From our News Partners at WCBD-TV:
FLORENCE, S.C.---Firefighters have extinguished the fire at the Old Dupont building in Florence and an investigation is underway to determine the cause of the suspicious fire.
Windy Hill Chief John DeLung said the fire broke out shortly after 10 pm on Sunday evening. When crews first arrived to the scene, he said flames were so big they were coming through the roof; within 20 minutes of arriving to the scene, the front wall of the building collapsed.
After two hours, 11 fire departments and 65 firefighters from Florence county, the City of Darlington, and Darlington County had the fire contained to one area of the building; however it was still not under control.
According to Florence County Fire Coordinator, Sam Brockington, crews were able to stabilize the situation and ended the operation as of Tuesday afternoon.
The fire burned for over 36 hours, and the Windy Hill Fire Department continues to monitor the plant in case small sections continue to smolder, but the danger to the public is over.
DHEC officials said Monday morning that they had crews out at the scene, monitoring the air quality due to the nature and magnitude of the fire.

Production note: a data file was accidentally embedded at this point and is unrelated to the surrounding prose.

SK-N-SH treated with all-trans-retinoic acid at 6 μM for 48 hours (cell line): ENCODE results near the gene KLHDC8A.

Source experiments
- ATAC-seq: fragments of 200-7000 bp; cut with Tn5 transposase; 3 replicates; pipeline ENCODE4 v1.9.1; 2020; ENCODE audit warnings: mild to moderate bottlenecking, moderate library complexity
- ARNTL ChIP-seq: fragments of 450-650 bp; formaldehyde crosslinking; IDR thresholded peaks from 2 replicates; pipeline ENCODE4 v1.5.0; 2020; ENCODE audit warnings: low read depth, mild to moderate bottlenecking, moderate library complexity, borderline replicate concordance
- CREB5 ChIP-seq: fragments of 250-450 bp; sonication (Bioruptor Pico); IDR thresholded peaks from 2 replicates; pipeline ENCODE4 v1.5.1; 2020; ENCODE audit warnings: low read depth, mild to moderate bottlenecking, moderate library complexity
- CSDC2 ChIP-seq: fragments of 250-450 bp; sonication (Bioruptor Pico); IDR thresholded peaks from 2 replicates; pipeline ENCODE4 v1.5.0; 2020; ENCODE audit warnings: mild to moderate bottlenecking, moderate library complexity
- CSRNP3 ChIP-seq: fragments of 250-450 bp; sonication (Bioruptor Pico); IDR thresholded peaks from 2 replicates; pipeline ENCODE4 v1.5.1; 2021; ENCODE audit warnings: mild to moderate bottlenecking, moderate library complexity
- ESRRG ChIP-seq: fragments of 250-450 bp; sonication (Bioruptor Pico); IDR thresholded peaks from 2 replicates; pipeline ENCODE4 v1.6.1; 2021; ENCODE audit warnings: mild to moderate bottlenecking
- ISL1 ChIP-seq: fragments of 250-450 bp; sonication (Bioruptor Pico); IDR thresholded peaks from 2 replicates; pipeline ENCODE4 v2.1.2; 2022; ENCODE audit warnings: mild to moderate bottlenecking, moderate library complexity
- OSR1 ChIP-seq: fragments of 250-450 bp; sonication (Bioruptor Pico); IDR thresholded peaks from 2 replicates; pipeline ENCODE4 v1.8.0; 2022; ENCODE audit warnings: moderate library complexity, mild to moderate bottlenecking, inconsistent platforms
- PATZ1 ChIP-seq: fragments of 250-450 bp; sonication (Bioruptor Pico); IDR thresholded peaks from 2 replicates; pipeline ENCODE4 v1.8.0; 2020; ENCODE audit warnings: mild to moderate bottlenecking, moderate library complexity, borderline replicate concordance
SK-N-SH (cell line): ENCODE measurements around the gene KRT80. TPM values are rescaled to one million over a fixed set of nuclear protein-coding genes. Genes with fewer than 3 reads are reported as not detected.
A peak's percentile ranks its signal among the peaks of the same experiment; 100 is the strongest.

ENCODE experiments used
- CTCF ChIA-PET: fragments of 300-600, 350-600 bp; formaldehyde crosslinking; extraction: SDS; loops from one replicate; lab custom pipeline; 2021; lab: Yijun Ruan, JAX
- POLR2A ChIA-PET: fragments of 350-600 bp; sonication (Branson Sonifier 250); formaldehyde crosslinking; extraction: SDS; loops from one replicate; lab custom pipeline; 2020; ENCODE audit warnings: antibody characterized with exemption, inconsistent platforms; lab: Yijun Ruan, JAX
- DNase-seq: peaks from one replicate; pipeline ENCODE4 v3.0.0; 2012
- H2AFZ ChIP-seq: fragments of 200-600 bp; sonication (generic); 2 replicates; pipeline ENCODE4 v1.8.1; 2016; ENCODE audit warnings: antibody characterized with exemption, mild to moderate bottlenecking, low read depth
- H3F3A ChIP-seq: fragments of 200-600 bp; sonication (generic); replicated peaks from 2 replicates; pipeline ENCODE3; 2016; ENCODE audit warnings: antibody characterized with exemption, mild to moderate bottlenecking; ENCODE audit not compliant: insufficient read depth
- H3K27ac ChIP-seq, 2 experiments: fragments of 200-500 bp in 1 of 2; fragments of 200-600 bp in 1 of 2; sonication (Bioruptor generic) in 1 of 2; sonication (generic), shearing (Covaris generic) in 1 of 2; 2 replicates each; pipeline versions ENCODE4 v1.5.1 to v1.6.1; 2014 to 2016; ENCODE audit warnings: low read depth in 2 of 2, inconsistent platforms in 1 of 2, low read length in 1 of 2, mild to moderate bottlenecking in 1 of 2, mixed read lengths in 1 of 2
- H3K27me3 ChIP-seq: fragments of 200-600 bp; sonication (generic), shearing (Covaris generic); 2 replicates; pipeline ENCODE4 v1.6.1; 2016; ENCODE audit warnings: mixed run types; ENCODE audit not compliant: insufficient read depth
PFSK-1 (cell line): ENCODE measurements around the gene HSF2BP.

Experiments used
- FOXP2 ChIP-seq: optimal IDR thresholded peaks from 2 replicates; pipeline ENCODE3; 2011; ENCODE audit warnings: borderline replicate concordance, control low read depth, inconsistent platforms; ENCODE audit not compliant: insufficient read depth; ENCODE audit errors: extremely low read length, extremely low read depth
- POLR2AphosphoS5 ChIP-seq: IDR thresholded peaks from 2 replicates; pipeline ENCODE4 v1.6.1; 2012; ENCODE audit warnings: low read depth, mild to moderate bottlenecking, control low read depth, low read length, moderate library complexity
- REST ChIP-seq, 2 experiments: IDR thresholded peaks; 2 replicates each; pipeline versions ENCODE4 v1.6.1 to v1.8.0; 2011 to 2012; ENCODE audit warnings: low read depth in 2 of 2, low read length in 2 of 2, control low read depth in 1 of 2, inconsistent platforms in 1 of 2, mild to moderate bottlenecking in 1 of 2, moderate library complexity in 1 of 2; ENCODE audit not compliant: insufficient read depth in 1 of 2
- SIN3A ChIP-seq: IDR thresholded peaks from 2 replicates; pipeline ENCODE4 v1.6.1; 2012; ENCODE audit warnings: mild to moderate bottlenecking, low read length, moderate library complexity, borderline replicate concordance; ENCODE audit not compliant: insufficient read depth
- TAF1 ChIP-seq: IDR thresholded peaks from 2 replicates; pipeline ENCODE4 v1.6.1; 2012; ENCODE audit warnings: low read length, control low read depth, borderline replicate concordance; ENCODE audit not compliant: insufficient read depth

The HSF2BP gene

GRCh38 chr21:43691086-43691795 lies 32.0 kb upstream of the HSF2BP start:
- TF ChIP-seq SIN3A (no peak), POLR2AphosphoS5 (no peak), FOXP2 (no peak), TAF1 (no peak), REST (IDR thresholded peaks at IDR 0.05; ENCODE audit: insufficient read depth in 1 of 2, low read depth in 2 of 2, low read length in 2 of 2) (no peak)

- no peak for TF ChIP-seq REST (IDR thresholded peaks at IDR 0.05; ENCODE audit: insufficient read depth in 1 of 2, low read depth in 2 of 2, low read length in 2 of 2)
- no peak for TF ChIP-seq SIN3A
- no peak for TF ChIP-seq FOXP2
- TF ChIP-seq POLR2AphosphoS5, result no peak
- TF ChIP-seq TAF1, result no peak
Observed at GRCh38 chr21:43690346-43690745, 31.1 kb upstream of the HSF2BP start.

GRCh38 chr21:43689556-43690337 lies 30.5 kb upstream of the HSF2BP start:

"The fire continues to emit white smoke. We've worked with the (fire department) to build a containment dam for runoff water, but it's believed that some may have escaped to the Great Pee Dee River. DHEC's regional staff have developed a water sampling plan in response," said Jim Beasley, of DHEC.
"At approximately 9 this morning, we dispatched another team from Columbia to provide additional air monitoring equipment to the area of Francis Marion University. So far, our air monitoring efforts have detected no hazardous levels. But the plume has been quite large at times, and we want to ensure that it does not pose any danger to the nearby communities," he continued.
According to Eric Spirtas, owner of the building, the building was vacant and had no electricity running through it, but Chief Delung said there were recycled plastic chips inside. Delung said that because plastic is difficult to extinguish, and the roof was beginning to fall in, they wanted to wait until daylight to see if the walls and floors were in good condition.
Brockington said that because a large amount of plastic was burning for a long amount of time, officials want to make sure the smoke does not settle into a neighborhood; he said if it does, it could be harmful to its residents. DHEC continues to have air quality monitors to test the air in the vicinity.
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